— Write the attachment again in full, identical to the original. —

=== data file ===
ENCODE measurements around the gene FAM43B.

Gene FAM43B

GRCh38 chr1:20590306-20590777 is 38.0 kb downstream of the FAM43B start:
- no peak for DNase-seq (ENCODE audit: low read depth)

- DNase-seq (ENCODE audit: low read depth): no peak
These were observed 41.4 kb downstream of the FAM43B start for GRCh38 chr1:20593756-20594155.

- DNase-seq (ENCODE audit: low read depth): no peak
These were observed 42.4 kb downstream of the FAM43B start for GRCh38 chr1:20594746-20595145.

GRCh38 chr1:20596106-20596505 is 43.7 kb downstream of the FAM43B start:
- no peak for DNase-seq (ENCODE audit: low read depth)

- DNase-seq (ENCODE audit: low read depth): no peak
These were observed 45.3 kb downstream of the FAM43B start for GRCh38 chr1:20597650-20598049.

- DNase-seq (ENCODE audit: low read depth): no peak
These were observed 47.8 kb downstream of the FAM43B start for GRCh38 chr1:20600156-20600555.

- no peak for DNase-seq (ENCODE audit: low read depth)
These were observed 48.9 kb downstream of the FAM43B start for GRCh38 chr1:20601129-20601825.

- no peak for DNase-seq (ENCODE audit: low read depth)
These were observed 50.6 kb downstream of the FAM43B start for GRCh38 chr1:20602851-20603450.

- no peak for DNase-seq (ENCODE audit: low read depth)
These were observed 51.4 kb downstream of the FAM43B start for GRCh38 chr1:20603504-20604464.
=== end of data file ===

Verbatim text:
ENCODE measurements around the gene FAM43B.

Gene FAM43B

GRCh38 chr1:20590306-20590777 is 38.0 kb downstream of the FAM43B start:
- no peak for DNase-seq (ENCODE audit: low read depth)

- DNase-seq (ENCODE audit: low read depth): no peak
These were observed 41.4 kb downstream of the FAM43B start for GRCh38 chr1:20593756-20594155.

- DNase-seq (ENCODE audit: low read depth): no peak
These were observed 42.4 kb downstream of the FAM43B start for GRCh38 chr1:20594746-20595145.

GRCh38 chr1:20596106-20596505 is 43.7 kb downstream of the FAM43B start:
- no peak for DNase-seq (ENCODE audit: low read depth)

- DNase-seq (ENCODE audit: low read depth): no peak
These were observed 45.3 kb downstream of the FAM43B start for GRCh38 chr1:20597650-20598049.

- DNase-seq (ENCODE audit: low read depth): no peak
These were observed 47.8 kb downstream of the FAM43B start for GRCh38 chr1:20600156-20600555.

- no peak for DNase-seq (ENCODE audit: low read depth)
These were observed 48.9 kb downstream of the FAM43B start for GRCh38 chr1:20601129-20601825.

- no peak for DNase-seq (ENCODE audit: low read depth)
These were observed 50.6 kb downstream of the FAM43B start for GRCh38 chr1:20602851-20603450.

- no peak for DNase-seq (ENCODE audit: low read depth)
These were observed 51.4 kb downstream of the FAM43B start for GRCh38 chr1:20603504-20604464.